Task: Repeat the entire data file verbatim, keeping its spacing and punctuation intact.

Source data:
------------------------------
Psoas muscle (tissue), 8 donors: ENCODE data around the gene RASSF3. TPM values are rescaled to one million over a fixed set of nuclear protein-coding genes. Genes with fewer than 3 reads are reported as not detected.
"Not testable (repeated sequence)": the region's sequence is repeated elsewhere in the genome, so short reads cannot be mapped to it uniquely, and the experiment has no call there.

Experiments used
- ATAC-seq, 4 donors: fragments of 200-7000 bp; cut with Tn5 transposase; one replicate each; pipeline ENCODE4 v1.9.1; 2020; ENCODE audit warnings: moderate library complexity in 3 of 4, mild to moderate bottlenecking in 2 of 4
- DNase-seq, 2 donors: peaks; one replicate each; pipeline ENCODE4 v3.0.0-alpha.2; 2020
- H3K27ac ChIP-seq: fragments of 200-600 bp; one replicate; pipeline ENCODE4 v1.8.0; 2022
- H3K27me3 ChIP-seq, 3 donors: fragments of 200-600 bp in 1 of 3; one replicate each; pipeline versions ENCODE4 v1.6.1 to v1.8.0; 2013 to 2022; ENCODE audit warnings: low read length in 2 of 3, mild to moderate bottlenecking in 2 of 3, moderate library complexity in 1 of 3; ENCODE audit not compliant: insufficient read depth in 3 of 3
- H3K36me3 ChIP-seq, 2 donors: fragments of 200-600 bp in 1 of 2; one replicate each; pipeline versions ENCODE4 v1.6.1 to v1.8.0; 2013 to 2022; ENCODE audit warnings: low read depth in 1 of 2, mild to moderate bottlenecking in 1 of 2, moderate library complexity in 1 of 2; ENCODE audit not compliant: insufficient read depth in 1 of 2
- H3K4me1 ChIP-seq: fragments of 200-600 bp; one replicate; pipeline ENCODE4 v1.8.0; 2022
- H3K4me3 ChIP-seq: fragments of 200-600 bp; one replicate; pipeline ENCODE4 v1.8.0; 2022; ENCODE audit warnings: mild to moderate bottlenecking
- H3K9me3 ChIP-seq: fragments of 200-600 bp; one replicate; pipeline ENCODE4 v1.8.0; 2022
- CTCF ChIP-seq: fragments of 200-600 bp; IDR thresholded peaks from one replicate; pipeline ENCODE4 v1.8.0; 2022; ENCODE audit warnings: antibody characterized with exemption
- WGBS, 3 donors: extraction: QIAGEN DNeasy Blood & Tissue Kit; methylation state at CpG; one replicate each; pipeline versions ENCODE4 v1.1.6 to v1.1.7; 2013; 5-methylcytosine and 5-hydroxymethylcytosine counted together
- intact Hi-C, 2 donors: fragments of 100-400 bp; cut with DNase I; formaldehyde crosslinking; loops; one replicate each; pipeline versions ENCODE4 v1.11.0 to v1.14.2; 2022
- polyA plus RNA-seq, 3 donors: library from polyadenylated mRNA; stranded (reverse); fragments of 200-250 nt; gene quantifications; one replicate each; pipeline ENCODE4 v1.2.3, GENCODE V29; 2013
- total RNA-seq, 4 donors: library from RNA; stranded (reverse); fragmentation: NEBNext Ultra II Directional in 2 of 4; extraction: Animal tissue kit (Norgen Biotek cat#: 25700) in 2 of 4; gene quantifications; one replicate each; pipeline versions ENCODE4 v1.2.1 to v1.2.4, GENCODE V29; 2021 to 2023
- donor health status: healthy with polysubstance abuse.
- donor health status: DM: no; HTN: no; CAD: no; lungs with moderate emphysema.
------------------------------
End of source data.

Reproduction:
Psoas muscle (tissue), 8 donors: ENCODE data around the gene RASSF3. TPM values are rescaled to one million over a fixed set of nuclear protein-coding genes. Genes with fewer than 3 reads are reported as not detected.
"Not testable (repeated sequence)": the region's sequence is repeated elsewhere in the genome, so short reads cannot be mapped to it uniquely, and the experiment has no call there.

Experiments used
- ATAC-seq, 4 donors: fragments of 200-7000 bp; cut with Tn5 transposase; one replicate each; pipeline ENCODE4 v1.9.1; 2020; ENCODE audit warnings: moderate library complexity in 3 of 4, mild to moderate bottlenecking in 2 of 4
- DNase-seq, 2 donors: peaks; one replicate each; pipeline ENCODE4 v3.0.0-alpha.2; 2020
- H3K27ac ChIP-seq: fragments of 200-600 bp; one replicate; pipeline ENCODE4 v1.8.0; 2022
- H3K27me3 ChIP-seq, 3 donors: fragments of 200-600 bp in 1 of 3; one replicate each; pipeline versions ENCODE4 v1.6.1 to v1.8.0; 2013 to 2022; ENCODE audit warnings: low read length in 2 of 3, mild to moderate bottlenecking in 2 of 3, moderate library complexity in 1 of 3; ENCODE audit not compliant: insufficient read depth in 3 of 3
- H3K36me3 ChIP-seq, 2 donors: fragments of 200-600 bp in 1 of 2; one replicate each; pipeline versions ENCODE4 v1.6.1 to v1.8.0; 2013 to 2022; ENCODE audit warnings: low read depth in 1 of 2, mild to moderate bottlenecking in 1 of 2, moderate library complexity in 1 of 2; ENCODE audit not compliant: insufficient read depth in 1 of 2
- H3K4me1 ChIP-seq: fragments of 200-600 bp; one replicate; pipeline ENCODE4 v1.8.0; 2022
- H3K4me3 ChIP-seq: fragments of 200-600 bp; one replicate; pipeline ENCODE4 v1.8.0; 2022; ENCODE audit warnings: mild to moderate bottlenecking
- H3K9me3 ChIP-seq: fragments of 200-600 bp; one replicate; pipeline ENCODE4 v1.8.0; 2022
- CTCF ChIP-seq: fragments of 200-600 bp; IDR thresholded peaks from one replicate; pipeline ENCODE4 v1.8.0; 2022; ENCODE audit warnings: antibody characterized with exemption
- WGBS, 3 donors: extraction: QIAGEN DNeasy Blood & Tissue Kit; methylation state at CpG; one replicate each; pipeline versions ENCODE4 v1.1.6 to v1.1.7; 2013; 5-methylcytosine and 5-hydroxymethylcytosine counted together
- intact Hi-C, 2 donors: fragments of 100-400 bp; cut with DNase I; formaldehyde crosslinking; loops; one replicate each; pipeline versions ENCODE4 v1.11.0 to v1.14.2; 2022
- polyA plus RNA-seq, 3 donors: library from polyadenylated mRNA; stranded (reverse); fragments of 200-250 nt; gene quantifications; one replicate each; pipeline ENCODE4 v1.2.3, GENCODE V29; 2013
- total RNA-seq, 4 donors: library from RNA; stranded (reverse); fragmentation: NEBNext Ultra II Directional in 2 of 4; extraction: Animal tissue kit (Norgen Biotek cat#: 25700) in 2 of 4; gene quantifications; one replicate each; pipeline versions ENCODE4 v1.2.1 to v1.2.4, GENCODE V29; 2021 to 2023
- donor health status: healthy with polysubstance abuse.
- donor health status: DM: no; HTN: no; CAD: no; lungs with moderate emphysema.